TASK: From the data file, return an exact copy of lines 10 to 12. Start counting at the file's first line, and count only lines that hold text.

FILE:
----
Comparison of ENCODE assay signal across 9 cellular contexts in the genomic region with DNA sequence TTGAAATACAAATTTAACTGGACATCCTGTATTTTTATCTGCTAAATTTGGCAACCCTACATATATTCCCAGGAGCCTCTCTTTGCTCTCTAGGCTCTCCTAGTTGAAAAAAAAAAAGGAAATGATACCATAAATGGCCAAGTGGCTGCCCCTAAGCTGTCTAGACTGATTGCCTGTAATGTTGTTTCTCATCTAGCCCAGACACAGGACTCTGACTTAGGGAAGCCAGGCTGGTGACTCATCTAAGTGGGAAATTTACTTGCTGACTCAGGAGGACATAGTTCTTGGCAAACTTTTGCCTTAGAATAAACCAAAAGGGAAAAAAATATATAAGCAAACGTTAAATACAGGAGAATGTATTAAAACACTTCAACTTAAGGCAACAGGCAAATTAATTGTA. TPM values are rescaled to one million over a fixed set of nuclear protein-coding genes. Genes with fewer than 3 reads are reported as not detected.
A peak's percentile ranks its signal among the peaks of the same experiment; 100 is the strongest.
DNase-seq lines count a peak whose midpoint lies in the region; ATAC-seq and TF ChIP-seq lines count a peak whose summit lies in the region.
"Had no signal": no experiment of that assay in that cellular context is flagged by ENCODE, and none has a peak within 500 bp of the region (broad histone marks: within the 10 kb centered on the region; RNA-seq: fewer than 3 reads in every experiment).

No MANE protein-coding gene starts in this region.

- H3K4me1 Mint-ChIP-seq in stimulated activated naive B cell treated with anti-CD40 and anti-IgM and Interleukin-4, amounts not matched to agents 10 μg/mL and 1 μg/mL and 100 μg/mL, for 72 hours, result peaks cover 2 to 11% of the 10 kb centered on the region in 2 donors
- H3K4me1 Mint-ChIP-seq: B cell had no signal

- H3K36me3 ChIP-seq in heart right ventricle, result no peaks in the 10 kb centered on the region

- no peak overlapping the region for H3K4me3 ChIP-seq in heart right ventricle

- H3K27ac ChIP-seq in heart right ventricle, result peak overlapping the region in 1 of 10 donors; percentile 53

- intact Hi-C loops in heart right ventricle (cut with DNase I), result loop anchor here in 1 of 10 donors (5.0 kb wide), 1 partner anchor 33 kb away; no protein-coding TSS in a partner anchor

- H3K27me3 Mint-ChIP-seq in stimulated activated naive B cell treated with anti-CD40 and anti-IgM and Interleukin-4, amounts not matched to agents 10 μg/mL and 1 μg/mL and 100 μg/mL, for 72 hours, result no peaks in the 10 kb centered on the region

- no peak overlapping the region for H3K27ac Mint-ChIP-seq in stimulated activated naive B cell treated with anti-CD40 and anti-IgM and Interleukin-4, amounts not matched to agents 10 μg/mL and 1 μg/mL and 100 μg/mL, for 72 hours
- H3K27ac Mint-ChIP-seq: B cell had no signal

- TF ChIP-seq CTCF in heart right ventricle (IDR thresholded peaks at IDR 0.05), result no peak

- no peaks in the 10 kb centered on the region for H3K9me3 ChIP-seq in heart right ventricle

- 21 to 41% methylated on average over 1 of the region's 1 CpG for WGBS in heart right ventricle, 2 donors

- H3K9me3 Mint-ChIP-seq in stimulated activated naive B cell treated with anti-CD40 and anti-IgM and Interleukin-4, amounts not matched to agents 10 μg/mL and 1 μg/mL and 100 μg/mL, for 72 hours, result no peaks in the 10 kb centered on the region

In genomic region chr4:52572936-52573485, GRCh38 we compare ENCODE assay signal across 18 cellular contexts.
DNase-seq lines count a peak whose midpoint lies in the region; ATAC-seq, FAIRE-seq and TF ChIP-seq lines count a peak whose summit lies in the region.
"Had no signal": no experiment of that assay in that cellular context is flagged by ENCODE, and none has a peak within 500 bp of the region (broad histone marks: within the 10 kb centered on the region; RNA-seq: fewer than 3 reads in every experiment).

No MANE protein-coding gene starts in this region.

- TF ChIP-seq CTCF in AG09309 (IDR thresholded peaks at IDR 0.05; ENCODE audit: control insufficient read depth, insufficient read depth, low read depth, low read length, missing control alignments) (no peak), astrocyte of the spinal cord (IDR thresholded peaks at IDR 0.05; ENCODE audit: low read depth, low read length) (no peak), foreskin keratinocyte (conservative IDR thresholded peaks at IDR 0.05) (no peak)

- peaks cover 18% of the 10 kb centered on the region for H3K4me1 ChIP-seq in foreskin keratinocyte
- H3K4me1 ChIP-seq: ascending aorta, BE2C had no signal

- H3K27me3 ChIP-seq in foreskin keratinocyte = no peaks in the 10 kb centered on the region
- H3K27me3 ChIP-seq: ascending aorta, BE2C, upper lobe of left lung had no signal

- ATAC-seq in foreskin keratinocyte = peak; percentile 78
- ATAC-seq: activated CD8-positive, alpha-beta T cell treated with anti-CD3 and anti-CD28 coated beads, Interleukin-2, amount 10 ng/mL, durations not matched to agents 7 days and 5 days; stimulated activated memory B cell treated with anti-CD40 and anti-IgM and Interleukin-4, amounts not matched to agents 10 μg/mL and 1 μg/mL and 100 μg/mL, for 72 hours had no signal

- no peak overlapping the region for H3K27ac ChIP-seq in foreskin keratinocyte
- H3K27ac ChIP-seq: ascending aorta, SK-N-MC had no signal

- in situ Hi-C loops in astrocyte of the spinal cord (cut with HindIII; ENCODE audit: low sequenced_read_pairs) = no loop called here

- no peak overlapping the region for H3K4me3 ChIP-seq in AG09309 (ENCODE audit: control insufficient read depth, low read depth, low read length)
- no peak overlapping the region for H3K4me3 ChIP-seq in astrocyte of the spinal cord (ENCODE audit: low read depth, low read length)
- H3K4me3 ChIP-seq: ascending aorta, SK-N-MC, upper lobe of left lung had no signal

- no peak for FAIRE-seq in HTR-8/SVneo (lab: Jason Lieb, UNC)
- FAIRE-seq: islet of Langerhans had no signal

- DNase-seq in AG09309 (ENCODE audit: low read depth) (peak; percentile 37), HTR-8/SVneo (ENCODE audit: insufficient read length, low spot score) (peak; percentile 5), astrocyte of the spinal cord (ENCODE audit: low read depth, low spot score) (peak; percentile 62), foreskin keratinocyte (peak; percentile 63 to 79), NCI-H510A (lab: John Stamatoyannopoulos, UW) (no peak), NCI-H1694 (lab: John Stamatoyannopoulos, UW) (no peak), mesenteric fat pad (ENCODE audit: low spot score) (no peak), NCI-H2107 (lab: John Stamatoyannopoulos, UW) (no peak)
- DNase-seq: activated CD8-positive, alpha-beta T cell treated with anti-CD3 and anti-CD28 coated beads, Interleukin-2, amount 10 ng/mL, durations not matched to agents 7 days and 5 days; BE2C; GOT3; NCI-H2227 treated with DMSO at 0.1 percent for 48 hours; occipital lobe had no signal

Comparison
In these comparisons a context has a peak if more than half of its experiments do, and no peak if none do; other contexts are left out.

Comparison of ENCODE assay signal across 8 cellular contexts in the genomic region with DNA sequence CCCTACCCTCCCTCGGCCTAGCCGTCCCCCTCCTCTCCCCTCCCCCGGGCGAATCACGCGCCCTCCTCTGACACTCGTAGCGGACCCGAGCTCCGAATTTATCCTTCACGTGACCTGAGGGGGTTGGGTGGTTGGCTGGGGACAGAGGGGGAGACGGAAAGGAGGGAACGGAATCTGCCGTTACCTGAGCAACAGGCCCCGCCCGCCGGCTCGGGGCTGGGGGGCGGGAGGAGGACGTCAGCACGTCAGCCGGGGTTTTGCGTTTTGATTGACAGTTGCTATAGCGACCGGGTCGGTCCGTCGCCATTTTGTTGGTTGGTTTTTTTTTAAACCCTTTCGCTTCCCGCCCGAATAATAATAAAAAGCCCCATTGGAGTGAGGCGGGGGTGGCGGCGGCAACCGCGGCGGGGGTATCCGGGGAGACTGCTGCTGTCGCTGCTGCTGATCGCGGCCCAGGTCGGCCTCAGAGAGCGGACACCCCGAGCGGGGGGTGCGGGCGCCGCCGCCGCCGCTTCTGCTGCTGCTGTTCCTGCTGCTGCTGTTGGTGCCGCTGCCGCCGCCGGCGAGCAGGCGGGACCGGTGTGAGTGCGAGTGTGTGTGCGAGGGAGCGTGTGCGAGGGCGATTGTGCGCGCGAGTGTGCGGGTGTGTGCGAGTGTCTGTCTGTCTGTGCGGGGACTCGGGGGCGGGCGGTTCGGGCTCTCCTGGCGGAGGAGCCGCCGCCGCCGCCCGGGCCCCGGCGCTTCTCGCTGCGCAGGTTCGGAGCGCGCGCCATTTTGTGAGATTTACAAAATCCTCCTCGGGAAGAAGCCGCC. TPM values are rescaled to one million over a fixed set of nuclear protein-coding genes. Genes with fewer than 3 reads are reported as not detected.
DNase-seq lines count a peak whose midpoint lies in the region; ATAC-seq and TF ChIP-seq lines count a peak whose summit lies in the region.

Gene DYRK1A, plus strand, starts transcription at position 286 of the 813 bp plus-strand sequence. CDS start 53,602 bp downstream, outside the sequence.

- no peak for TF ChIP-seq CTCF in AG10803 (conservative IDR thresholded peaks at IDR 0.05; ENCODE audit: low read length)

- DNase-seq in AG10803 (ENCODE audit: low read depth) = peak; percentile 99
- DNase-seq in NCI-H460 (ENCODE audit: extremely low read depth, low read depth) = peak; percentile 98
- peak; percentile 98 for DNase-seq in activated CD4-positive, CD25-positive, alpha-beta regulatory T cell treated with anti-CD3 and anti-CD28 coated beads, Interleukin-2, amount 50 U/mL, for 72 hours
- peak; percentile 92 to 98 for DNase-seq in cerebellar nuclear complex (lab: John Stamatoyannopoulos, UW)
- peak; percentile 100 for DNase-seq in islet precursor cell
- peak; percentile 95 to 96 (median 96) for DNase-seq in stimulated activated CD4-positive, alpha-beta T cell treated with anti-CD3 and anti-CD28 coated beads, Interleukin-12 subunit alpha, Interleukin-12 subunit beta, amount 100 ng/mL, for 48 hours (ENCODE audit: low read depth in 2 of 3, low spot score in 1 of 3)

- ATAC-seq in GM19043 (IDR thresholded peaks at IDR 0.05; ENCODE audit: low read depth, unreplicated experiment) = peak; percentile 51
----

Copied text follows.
- H3K27ac ChIP-seq in heart right ventricle, result peak overlapping the region in 1 of 10 donors; percentile 53

- intact Hi-C loops in heart right ventricle (cut with DNase I), result loop anchor here in 1 of 10 donors (5.0 kb wide), 1 partner anchor 33 kb away; no protein-coding TSS in a partner anchor

- H3K27me3 Mint-ChIP-seq in stimulated activated naive B cell treated with anti-CD40 and anti-IgM and Interleukin-4, amounts not matched to agents 10 μg/mL and 1 μg/mL and 100 μg/mL, for 72 hours, result no peaks in the 10 kb centered on the region